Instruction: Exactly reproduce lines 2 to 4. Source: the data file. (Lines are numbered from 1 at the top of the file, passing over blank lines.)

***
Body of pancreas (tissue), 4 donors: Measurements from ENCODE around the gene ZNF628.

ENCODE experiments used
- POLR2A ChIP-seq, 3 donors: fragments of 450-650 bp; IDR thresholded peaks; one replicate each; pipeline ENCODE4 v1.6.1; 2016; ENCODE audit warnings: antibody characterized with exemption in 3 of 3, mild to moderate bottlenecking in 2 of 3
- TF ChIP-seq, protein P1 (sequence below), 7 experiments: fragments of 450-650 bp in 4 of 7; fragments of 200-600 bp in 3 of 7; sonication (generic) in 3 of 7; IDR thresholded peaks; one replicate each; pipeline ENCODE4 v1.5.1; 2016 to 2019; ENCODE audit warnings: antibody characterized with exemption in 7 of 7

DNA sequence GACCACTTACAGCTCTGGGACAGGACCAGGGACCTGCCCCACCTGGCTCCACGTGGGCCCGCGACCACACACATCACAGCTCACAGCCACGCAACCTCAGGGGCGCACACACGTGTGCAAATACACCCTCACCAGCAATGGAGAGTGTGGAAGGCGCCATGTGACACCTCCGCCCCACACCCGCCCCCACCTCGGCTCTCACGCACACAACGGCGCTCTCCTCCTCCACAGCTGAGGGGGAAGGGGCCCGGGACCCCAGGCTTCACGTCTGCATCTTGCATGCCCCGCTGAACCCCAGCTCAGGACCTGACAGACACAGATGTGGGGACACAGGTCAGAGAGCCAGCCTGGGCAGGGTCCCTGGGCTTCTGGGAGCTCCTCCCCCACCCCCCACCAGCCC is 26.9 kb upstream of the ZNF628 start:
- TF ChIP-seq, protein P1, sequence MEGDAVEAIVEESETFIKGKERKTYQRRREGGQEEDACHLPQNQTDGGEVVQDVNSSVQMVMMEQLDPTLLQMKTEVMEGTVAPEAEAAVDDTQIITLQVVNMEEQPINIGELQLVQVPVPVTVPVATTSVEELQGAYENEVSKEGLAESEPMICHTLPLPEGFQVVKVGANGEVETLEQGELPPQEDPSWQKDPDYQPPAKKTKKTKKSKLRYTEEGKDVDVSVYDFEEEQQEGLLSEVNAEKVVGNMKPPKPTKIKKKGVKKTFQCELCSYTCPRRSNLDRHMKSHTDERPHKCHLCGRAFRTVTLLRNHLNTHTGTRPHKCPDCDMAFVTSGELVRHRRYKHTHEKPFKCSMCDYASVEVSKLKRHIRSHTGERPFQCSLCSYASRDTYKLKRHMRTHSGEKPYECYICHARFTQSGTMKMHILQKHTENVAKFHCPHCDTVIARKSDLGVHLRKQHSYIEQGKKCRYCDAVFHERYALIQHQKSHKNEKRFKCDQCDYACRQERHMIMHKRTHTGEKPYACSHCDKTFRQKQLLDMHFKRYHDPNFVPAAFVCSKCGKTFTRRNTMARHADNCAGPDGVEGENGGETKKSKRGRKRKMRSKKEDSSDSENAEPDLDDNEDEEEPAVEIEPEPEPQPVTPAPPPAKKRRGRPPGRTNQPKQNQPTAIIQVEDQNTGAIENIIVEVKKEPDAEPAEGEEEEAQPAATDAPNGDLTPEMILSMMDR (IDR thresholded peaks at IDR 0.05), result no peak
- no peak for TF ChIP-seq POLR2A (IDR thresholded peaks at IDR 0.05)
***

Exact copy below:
ENCODE experiments used
- POLR2A ChIP-seq, 3 donors: fragments of 450-650 bp; IDR thresholded peaks; one replicate each; pipeline ENCODE4 v1.6.1; 2016; ENCODE audit warnings: antibody characterized with exemption in 3 of 3, mild to moderate bottlenecking in 2 of 3
- TF ChIP-seq, protein P1 (sequence below), 7 experiments: fragments of 450-650 bp in 4 of 7; fragments of 200-600 bp in 3 of 7; sonication (generic) in 3 of 7; IDR thresholded peaks; one replicate each; pipeline ENCODE4 v1.5.1; 2016 to 2019; ENCODE audit warnings: antibody characterized with exemption in 7 of 7